Pubdate: Tue, 15 Feb 2000
Source: Chicago Tribune (IL)
Copyright: 2000 Chicago Tribune Company
Contact:  435 N. Michigan Ave., Chicago, IL 60611-4066
Author: Robert Sharpe


WASHINGTON -- In his Feb. 9 letter, "Drug problems," Michael Corcoran
contends that the alleged positive outcomes that would arise from ending
drug prohibition are the result of half-baked idealism. He then calls upon
readers to help work toward a drug-free America. Given that we've been
waging the drug war for decades and have wasted billions of tax dollars in
the process, I think it is clear that the goal of a drug-free America is
simply not possible.

As for the damage caused by drugs, I agree with Mr. Corcoran, but I would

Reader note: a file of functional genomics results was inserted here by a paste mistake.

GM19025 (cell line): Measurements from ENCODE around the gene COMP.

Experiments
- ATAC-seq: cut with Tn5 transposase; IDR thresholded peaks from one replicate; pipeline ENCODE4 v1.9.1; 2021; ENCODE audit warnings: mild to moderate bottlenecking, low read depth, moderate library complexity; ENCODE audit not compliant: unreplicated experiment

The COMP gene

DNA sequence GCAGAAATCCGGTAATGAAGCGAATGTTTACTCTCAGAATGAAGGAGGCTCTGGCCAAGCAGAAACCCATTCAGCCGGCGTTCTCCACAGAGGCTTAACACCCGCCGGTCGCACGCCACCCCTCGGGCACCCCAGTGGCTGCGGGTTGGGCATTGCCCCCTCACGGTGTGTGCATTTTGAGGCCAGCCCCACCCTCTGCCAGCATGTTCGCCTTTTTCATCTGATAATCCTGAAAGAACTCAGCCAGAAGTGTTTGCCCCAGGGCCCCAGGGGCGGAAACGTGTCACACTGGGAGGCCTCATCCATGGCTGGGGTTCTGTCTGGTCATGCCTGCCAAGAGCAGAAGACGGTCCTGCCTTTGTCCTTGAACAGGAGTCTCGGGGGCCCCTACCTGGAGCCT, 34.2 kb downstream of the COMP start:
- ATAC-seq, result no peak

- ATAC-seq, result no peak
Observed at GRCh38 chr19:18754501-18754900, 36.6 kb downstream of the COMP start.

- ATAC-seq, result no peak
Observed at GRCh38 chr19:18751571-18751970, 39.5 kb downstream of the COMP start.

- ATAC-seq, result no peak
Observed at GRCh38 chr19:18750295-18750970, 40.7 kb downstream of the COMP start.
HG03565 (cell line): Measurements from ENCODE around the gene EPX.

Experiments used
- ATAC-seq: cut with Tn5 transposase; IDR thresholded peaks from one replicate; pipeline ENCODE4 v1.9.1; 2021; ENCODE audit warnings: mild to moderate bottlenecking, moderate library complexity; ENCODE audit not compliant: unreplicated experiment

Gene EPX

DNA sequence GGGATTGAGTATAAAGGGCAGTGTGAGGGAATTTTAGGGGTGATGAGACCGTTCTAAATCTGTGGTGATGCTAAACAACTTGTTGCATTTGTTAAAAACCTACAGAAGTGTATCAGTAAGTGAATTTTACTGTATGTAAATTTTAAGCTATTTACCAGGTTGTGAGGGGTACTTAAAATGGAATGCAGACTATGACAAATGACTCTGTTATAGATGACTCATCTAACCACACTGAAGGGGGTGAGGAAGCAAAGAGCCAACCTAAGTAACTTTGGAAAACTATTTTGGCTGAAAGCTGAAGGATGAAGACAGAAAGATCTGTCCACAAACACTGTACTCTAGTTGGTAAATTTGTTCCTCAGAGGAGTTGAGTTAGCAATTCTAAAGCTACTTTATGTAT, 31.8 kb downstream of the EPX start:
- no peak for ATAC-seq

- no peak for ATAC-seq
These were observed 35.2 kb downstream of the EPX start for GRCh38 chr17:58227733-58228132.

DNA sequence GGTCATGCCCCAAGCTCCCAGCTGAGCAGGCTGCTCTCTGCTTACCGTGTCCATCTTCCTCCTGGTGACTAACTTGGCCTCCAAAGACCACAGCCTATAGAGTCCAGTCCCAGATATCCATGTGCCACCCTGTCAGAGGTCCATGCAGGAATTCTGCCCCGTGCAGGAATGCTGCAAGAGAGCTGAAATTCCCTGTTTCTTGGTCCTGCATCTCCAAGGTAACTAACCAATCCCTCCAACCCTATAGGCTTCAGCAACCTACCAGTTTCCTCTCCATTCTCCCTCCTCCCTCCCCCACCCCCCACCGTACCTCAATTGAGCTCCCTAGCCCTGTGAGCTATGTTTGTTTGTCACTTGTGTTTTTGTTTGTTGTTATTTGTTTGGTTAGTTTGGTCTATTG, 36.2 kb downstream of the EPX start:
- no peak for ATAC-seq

like to point out that illegal drugs are currently easier for children to
purchase than legal drugs. According to the Center on Addiction and
Substance Abuse at Columbia University, teenagers find marijuana easier to
obtain than beer. So much for protecting the children. Not only does an
unregulated market make it easier for minors to purchase drugs, but society
also has to suffer the consequences of increased violence and corruption.

Our experiment with alcohol prohibition and the manner in which it fueled
organized crime is proof that drug laws are often more dangerous than drugs

Our current drug policy is not only a failure, but it is a counterproductive
gateway drug policy because of the manner in which it exposes users of
relatively benign marijuana to deadly drugs like crack or heroin.

Robert Sharpe
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